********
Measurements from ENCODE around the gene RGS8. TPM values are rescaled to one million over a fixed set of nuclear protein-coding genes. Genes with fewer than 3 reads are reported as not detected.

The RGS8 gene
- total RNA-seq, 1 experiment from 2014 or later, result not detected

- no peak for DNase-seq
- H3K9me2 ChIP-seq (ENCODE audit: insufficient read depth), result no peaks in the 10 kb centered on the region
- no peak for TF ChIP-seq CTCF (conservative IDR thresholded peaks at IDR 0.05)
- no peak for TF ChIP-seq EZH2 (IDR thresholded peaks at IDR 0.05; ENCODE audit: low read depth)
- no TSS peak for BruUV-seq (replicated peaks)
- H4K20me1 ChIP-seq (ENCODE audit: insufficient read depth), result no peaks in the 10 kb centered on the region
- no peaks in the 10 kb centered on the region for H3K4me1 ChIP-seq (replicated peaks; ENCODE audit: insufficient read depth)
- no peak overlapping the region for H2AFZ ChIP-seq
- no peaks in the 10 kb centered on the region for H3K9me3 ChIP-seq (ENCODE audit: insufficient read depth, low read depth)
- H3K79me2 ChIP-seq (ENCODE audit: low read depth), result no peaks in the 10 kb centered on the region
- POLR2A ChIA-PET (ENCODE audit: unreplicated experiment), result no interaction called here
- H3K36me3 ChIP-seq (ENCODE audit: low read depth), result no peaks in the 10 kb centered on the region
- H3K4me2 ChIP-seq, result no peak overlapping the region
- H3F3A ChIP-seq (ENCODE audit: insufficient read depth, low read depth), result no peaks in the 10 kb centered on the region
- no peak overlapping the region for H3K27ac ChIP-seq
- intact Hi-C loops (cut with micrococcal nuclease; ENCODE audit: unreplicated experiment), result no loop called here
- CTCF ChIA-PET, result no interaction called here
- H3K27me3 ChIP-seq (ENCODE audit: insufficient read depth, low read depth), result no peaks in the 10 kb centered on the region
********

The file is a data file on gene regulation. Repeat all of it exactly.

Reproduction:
Measurements from ENCODE around the gene RGS8. TPM values are rescaled to one million over a fixed set of nuclear protein-coding genes. Genes with fewer than 3 reads are reported as not detected.

The RGS8 gene
- total RNA-seq, 1 experiment from 2014 or later, result not detected

- no peak for DNase-seq
- H3K9me2 ChIP-seq (ENCODE audit: insufficient read depth), result no peaks in the 10 kb centered on the region
- no peak for TF ChIP-seq CTCF (conservative IDR thresholded peaks at IDR 0.05)
- no peak for TF ChIP-seq EZH2 (IDR thresholded peaks at IDR 0.05; ENCODE audit: low read depth)
- no TSS peak for BruUV-seq (replicated peaks)
- H4K20me1 ChIP-seq (ENCODE audit: insufficient read depth), result no peaks in the 10 kb centered on the region
- no peaks in the 10 kb centered on the region for H3K4me1 ChIP-seq (replicated peaks; ENCODE audit: insufficient read depth)
- no peak overlapping the region for H2AFZ ChIP-seq
- no peaks in the 10 kb centered on the region for H3K9me3 ChIP-seq (ENCODE audit: insufficient read depth, low read depth)
- H3K79me2 ChIP-seq (ENCODE audit: low read depth), result no peaks in the 10 kb centered on the region
- POLR2A ChIA-PET (ENCODE audit: unreplicated experiment), result no interaction called here
- H3K36me3 ChIP-seq (ENCODE audit: low read depth), result no peaks in the 10 kb centered on the region
- H3K4me2 ChIP-seq, result no peak overlapping the region
- H3F3A ChIP-seq (ENCODE audit: insufficient read depth, low read depth), result no peaks in the 10 kb centered on the region
- no peak overlapping the region for H3K27ac ChIP-seq
- intact Hi-C loops (cut with micrococcal nuclease; ENCODE audit: unreplicated experiment), result no loop called here
- CTCF ChIA-PET, result no interaction called here
- H3K27me3 ChIP-seq (ENCODE audit: insufficient read depth, low read depth), result no peaks in the 10 kb centered on the region